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‘Them and Us’ (2015) dance piece co-directed by Yuki Kihara & Jochen Roller premiered at the Sophiensaele Theater in Berlin on the 16th September 2015 touring 13 shows across 5 cities in Germany and Switzerland

Posted in Uncategorized on November 3, 2015 by duskygeisha

I recently co-directed a full-length dance piece entitled ‘Them and Us’ (2015) with choreographer Jochen Roller (Berlin) featuring dancers from the Tatau Dance Group (Auckland) which premiered at the Sophiensaele Theater in Berlin on the 16th September 2015 touring 13 shows across 5 cities in Germany and Switzerland. ‘Them and Us’ explored the postcolonial history before, during and after the German colonization of Samoa between 1900 till 1914 and it’s ramifications in contemporary German society; while exploring the choreographic similarities in the slap dances between the Germany schuplattler and the Samoan fa’ataupati.

Artistic Direction: Jochen Roller and Yuki Kithara
Dancers: Lafaele Fagasa, Malili Tautala, Paul Tuisaula (Tatau Dance Group)
Video: Andrea Keiz
Lighting design: Marek Lamprecht
Assistant: Laura Böttinger
Press & Production: björn & björn

Production: Jochen Roller. Coproduction: SOPHIENSAELE Berlin, Theater Roxy Birsfelden, Theater Freiburg and FFT Düsseldorf. Funded by Capital Cultural Fund, Berlin.

With friendly support from the Fachausschuss Theater and Dance Basel City/Basel Region, Creative New Zealand and the Goethe-Institut New Zealand.

You can watch the TV coverage (in German) here:

http://tanzforumberlin.de/trailer836.php

https://www.ndr.de/fernsehen/sendungen/hamburg_journal/Samoanisches-Schuhplattlern-in-Hamburg,hamj43824.html

http://www.sat1regional.de/panorama-video/article/tanzshow-them-and-us-samoanische-schuhplattler-auf-kampnagel-186519.html

https://www.ndr.de/fernsehen/sendungen/das/Samoa-trifft-Bayern-in-Hamburg,samoaner100.html

Them and Us Kampnagel

‘A Study of a Samoan Savage’ solo exhibition at Te Uru Waitakere Contemporary Gallery, Auckland NZ opening Feb 2016

Posted in Uncategorized on November 3, 2015 by duskygeisha

Te Uru Summer ArtNews advert

Culture for Sale 2012

Posted in Uncategorized on June 21, 2012 by secretnaomi

‘Culture for Sale’ is a public performance and video installation devised by Artist Shigeyuki Kihara, commissioned by Campbelltown Arts Centre and 4a Centre for Contemporary Asian Art for Sydney Festival 2012, Australia. Read more…

Watch the summary of Culture for Sale (2012) here:

BRING YOUR GAME Hip Hop Summit

Posted in Uncategorized with tags , , , , , , on June 26, 2011 by secretnaomi

BRING YOUR GAME Hip Hop Summit / Shigeyuki Kihara from Shigeyuki Kihara on Vimeo.

Photos from Talanoa: Walk the Talk IV

Posted in Uncategorized on July 11, 2010 by secretnaomi

Photos from Talanoa: Walk the Talk IV

Talanoa performance collaboration between Wuriniri Music & Dance, Ingleburn and Campbelltown Highland Pipe & Drums and Shigeyuki Kihara held outside Redfern Community Centre in 2009, commissioned by Campbelltown Arts Centre, Sydney, Australia.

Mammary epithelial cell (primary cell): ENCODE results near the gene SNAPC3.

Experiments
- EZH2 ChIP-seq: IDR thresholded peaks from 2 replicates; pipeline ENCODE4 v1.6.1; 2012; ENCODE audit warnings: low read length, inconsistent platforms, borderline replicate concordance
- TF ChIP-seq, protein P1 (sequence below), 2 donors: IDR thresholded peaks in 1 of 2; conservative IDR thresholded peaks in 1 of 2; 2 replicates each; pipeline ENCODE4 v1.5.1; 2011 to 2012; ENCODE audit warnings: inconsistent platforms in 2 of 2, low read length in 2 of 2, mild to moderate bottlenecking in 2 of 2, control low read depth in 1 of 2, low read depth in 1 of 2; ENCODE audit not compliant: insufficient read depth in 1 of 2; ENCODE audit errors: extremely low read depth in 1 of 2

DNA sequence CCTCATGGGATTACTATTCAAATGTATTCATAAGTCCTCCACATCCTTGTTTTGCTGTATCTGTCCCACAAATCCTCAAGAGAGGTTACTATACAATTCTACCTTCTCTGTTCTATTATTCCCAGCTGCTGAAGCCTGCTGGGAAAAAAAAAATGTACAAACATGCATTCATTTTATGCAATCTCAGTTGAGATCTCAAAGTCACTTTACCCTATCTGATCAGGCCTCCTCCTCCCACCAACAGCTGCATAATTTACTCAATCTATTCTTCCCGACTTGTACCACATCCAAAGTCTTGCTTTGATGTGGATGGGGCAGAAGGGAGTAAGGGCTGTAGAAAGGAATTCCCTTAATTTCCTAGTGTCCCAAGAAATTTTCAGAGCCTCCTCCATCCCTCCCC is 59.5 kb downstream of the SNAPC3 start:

Photos from Talanoa: Walk the Talk III

Posted in Uncategorized on July 11, 2010 by secretnaomi

Photos from Talanoa: Walk the Talk III

Talanoa performance collaboration between Muktiguteshwar Mandir Society, Samoa Congregational Church Minto and Shigeyuki Kihara held at Minto Mall in 2009, commissioned by Campbelltown Arts Centre, Sydney, Australia.

Watch Taualuga

Posted in Uncategorized with tags on July 9, 2010 by secretnaomi

Taualuga: The Last Dance (2006)
Medium: Performance video
Duration: 5 min 50 sec

Taualuga: The Last Dance (2006) by Shigeyuki Kihara

The solo performance entitled Taualuga: The Last Dance (2006) by Samoan-born artist Shigeyuki Kihara is an attempt to communicate wih her ancestors in seeking solutions to today’s global issues that affect the small islands of the South Pacific region.

Within the indigenous cultures of the South Pacific, and specifically in the islands of Samoa, Taualuga is a dance of negotiation and celebration; with an emphasis on dance movements based on a combination of facial expression and elegant hand gestures to convey certain political ideas. Kihara uses the principles of Taualuga as a form of storytelling to reference history and mirror tensions currently taking place globally today.

The artist’s fictitious character, loosely based on Salome, dances in grief wearing a Victorian mourning dress – similar to the dress that was formally introduced to the people of Samoa by the German colonial administration of the early 1900s. The performance combines audio, historical costume and dance forming a tribute to the many leaders and people of Samoa for their resilience in the struggle against modernisation and globalisation.

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